Joe Biden Not Running President
US Vice President Joe Biden attends an event to honor former Vice President Walter Mondale at George Washington University October 20, 2015, in Washington, DC. Biden remains at the center of rumors regarding a potential campaign for the U.S. presidency. (Photo by Mark Wilson/Getty Images)

During Sen. Joe Biden‘s nearly 40 years in Congress, his early stance on school desegregation took a backseat as he became known as a champion of the working-class and for civil rights.

But amid talk of a potential bid to become the Democratic presidential nominee in 2020, his views on desegregation could face renewed scrutiny by “today’s Democratic Party,” according to The Washington Post.

Specifically, a 1975 interview with the Newark, Del., publication, the People Paper, could come back to haunt him.

‘It was printed in the Congressional Record at the request of Sen. Frank Church (D-Idaho), who praised Biden’s comments and went largely unnoticed thereafter,” The Post wrote. “A Democrat who spoke on the condition of anonymity to discuss a sensitive topic pointed out the original interview to The Washington Post, citing a concern that Biden’s positions could be problematic for the party.”

Here are five things to know from the interview: 

  1. Biden denied ‘the persistence of overt racism’ in his opposition to busing

He was very vocal about being against “sending white children to majority-black schools and black children to majority-white schools,” The Post wrote.

Further, he downplayed ‘the persistence of overt racism” and argued that the government should play a limited role in integration.

“I do not buy the concept, popular in the ’60s, which said, ‘We have suppressed the black man for 300 years and the white man is now far ahead in the race for everything our society offers,” he said in the interview. “In order to even the score, we must now give the black man a head start, or even hold the white man back, to even the race. I don’t buy that.”

  1. Busing is a failed experiment

The former vice president, who served under the nation’s first Black president, Barack Obama, was right to be against busing and continues to believe so, Biden’s spokesman, Bill Russo, told The Post.

“He never thought busing was the best way to integrate schools in Delaware—a position which most people now agree with,” Russo said. “As he said during those many years of debate, busing would not achieve equal opportunity. And it didn’t.”

Russo tried to beat back criticism of Biden’s comments, citing his civil rights record, including involvement in desegregating a movie theater and working at a black swimming pool in Delaware.  

  1. Called desegregation ‘the most racist concept you can come up with’ 

“We’ve lost our bearings since the 1954 Brown vs. Board of Education desegregation case,” Biden told the People Paper. “To ‘desegregate’ is different than to ‘integrate.’ . . . I am philosophically opposed to quota systems. They insure mediocrity.”

He said busing was racist.

“The new integration plans being offered are really just quota systems to assure a certain number of blacks, Chicanos, or whatever in each school. That, to me, is the most racist concept you can come up with,” Biden said. “What it says is, ‘In order for your child with curly black hair, brown eyes, and dark skin to be able to learn anything, he needs to sit next to my blond-haired, blue-eyed son.’ That’s racist! Who the hell do we think we are, that the only way a black man or woman can learn is if they rub shoulders with my white child?”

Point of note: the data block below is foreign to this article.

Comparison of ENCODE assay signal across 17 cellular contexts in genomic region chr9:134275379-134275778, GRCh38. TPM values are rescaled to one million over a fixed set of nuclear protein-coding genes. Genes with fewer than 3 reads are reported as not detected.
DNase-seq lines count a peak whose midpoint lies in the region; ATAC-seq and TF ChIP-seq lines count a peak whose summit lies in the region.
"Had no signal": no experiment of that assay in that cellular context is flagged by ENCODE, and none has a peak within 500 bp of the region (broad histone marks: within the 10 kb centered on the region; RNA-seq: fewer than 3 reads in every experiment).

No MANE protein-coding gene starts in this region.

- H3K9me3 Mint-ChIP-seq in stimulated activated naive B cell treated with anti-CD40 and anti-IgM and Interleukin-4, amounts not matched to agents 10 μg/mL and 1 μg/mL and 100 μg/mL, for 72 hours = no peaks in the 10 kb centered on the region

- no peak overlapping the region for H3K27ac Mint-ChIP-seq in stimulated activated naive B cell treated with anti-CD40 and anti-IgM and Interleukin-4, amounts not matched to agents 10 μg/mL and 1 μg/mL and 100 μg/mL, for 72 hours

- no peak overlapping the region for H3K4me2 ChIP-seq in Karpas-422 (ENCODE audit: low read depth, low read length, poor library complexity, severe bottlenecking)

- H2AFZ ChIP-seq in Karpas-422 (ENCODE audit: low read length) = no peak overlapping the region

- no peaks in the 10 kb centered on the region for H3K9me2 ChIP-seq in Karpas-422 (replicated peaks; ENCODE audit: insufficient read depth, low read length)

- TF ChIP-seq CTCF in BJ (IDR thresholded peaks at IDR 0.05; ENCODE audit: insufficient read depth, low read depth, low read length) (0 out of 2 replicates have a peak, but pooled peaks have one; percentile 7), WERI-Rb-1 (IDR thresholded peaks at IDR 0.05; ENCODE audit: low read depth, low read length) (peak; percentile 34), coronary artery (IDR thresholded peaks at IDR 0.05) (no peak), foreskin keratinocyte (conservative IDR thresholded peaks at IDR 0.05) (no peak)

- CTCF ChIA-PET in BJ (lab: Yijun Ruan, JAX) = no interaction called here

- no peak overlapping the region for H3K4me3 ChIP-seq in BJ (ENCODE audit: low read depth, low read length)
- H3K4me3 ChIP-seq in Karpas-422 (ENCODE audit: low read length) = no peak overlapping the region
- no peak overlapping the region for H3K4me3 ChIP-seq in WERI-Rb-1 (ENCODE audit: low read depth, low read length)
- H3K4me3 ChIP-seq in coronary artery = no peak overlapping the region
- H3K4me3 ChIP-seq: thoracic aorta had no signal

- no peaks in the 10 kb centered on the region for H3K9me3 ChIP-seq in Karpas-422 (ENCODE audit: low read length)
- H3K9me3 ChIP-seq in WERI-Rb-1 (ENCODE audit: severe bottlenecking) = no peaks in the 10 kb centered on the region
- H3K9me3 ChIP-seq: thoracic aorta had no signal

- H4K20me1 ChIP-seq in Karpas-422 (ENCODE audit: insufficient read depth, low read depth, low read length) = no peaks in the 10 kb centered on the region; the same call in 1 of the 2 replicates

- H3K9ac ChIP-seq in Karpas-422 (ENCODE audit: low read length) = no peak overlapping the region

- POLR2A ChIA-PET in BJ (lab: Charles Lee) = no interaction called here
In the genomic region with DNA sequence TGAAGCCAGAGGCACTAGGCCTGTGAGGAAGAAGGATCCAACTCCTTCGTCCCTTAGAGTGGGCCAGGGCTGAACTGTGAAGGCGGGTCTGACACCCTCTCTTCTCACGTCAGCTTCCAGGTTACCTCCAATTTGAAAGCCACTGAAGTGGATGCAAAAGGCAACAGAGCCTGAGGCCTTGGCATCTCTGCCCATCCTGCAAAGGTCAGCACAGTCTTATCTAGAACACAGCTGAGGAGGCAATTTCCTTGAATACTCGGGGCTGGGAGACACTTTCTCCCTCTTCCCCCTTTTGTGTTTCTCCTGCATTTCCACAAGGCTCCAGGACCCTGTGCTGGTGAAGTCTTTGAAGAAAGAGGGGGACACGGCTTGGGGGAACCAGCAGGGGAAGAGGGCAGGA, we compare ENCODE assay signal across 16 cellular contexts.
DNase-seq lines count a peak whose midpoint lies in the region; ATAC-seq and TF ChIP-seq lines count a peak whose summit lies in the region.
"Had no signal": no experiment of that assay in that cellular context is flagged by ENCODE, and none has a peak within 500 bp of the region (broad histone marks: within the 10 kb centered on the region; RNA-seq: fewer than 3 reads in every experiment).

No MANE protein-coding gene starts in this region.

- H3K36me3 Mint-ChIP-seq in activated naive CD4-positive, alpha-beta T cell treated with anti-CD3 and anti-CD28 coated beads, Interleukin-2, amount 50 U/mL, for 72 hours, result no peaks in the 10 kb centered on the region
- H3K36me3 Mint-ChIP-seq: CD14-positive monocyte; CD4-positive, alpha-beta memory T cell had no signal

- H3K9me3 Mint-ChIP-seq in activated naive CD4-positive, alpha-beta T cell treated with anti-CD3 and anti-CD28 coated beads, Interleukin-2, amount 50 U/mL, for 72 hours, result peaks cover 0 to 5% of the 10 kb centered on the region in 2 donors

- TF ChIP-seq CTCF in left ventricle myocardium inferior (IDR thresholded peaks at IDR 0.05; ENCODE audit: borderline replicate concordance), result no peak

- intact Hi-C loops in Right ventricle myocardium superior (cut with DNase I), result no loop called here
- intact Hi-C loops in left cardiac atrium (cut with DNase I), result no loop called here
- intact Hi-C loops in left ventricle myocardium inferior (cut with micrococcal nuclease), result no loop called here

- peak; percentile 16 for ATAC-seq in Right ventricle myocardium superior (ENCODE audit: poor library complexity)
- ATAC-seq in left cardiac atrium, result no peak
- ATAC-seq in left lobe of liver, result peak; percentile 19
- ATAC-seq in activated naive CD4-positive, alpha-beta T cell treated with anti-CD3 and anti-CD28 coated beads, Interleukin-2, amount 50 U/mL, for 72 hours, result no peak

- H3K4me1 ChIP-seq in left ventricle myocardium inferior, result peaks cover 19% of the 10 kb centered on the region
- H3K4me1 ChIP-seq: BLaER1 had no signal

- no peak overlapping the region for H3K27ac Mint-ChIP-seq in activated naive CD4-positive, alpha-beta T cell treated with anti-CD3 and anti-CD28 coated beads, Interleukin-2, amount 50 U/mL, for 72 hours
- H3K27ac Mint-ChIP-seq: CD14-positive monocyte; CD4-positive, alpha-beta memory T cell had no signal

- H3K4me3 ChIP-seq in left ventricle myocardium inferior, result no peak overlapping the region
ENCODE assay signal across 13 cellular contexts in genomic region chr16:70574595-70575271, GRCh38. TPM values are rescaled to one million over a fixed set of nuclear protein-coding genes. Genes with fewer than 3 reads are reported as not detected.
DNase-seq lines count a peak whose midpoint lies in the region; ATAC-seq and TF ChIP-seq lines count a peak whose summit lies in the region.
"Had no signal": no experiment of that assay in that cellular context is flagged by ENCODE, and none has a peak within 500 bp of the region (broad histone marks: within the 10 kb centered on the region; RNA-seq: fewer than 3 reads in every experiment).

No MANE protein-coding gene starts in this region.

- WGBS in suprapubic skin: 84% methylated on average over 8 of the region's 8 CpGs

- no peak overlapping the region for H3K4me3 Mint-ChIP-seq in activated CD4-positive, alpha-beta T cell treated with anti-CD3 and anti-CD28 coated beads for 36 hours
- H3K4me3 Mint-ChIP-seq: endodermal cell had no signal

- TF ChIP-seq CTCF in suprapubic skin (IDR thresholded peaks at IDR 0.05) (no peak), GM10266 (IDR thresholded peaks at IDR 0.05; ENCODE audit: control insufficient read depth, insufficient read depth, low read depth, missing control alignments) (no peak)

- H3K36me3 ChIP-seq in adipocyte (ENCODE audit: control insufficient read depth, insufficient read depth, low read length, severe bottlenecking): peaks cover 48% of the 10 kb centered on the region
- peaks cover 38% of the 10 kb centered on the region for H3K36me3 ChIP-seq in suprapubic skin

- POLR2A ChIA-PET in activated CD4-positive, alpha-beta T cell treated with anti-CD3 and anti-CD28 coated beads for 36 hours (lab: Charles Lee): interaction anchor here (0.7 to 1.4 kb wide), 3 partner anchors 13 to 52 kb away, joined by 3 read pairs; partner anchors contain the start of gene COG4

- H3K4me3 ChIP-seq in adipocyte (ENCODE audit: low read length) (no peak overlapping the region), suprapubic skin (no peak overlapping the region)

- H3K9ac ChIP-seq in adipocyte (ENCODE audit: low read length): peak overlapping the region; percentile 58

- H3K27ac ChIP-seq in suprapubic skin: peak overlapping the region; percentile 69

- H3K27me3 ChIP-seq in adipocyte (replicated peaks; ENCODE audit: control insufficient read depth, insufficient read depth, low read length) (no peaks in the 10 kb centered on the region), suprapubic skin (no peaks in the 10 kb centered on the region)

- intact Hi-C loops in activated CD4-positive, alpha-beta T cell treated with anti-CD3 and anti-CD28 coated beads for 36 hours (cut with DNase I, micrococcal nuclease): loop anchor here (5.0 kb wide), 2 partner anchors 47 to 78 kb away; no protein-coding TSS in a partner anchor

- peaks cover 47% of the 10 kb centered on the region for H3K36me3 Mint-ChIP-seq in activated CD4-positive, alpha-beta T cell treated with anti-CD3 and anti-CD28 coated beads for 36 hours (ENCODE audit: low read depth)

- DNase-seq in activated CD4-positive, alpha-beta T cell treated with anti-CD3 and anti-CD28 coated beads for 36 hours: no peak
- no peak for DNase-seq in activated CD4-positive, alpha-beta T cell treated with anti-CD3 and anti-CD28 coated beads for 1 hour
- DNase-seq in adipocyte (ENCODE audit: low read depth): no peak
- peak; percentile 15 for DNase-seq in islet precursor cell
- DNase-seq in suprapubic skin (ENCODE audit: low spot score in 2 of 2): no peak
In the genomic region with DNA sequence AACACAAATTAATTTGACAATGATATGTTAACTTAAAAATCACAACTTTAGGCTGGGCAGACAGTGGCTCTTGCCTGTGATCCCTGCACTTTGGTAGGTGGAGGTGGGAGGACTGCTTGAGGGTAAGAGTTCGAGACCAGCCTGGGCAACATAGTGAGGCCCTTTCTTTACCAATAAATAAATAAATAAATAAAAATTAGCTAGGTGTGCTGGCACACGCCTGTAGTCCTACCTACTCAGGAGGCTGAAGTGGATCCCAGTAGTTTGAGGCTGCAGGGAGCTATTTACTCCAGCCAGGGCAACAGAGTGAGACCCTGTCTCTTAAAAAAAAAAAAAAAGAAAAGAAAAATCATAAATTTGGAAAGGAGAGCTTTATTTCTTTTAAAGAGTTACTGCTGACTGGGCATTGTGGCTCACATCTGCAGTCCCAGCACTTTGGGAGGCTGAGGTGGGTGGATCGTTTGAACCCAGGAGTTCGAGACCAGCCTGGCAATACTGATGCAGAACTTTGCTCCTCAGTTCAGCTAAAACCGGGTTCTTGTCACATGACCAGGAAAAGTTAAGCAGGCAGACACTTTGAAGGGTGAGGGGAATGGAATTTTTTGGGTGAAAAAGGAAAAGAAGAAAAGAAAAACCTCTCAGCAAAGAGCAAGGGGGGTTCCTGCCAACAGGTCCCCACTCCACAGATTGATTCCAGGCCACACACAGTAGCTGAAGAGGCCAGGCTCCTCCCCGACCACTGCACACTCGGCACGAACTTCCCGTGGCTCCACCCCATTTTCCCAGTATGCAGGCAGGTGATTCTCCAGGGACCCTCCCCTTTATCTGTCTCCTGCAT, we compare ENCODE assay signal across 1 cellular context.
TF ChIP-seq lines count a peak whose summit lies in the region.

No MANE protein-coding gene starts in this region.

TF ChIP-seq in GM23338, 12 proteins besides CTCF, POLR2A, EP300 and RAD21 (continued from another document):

Russo clarified that Biden believed that everyone should be offered the opportunities.  

“Regardless of what zip code you’re born in, you should be entitled to a good education,” he said. “That’s the point he’s making here.”

  1. Biden challenged at a court order in 1974 that included plans to desegregate schools in Delaware

This order was not supported by many of his “constituents” but in 1978, schools in Wilmington, Del., implemented a plan to join an urban district with 10 suburban ones, along with busing student. That effort allowed students to spend nine years in what was known as “historically white school.” They spent the other three years in what was known as a “historically black school.” By 1995, the schools were desegregated.

“The courts have gone overboard in their interpretation of what is required to remedy unlawful segregation,” Biden said in the 1975 interview. “It is one thing to say that you cannot keep a black man from using this bathroom, and something quite different to say that one out of every five people who use this bathroom must be black.”

  1. He believed busing was bad for Blacks and whites

Biden believed tensions would rise between Blacks and whites after students of color experienced classrooms on the other side of the so-called tracks.

“An African American child is sent to a white school in a wealthy neighborhood, then ‘back to the ghetto. How can he be encouraged to love his white brothers? He doesn’t need a look at ‘the other side,’ he needs the chance to get out of the ghetto permanently,” Biden said.

Although Biden doesn’t appear remorseful about his views on busing, he admitted that he regrets some of his actions and thoughts in the past, including his support of “tough-on-crime measures” and his “weak efforts” during the Anita Hill case, according to women’s rights advocates.

Since the nation is now more diverse, only time will tell what Democrats think about Biden’s views on busing and desegregation, especially in this election season.